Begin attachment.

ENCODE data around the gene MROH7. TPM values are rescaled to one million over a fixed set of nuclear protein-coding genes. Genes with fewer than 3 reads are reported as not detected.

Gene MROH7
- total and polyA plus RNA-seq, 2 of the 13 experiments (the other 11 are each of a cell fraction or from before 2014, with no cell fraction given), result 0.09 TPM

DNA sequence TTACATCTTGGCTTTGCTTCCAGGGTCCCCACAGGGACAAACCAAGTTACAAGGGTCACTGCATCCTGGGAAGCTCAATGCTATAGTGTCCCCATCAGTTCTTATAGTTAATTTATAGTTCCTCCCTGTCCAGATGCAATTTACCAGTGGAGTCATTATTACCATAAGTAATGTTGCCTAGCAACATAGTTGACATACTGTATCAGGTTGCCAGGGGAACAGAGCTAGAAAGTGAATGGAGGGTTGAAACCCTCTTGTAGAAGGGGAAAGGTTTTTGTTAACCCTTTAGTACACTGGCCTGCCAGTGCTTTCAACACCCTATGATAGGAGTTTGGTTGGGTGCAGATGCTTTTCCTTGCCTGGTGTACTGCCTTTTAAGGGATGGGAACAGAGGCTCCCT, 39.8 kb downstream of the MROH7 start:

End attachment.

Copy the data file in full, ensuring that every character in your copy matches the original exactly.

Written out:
ENCODE data around the gene MROH7. TPM values are rescaled to one million over a fixed set of nuclear protein-coding genes. Genes with fewer than 3 reads are reported as not detected.

Gene MROH7
- total and polyA plus RNA-seq, 2 of the 13 experiments (the other 11 are each of a cell fraction or from before 2014, with no cell fraction given), result 0.09 TPM

DNA sequence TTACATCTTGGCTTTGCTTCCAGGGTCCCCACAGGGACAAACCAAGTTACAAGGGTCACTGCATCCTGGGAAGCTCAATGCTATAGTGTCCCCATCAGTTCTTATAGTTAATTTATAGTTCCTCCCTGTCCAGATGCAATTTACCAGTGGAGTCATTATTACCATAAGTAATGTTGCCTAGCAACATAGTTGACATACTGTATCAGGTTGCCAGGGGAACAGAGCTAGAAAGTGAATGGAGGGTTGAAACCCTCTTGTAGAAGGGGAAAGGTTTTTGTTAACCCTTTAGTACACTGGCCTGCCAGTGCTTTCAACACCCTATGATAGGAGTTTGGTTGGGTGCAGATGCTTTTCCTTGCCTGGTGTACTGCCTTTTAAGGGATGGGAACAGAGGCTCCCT, 39.8 kb downstream of the MROH7 start: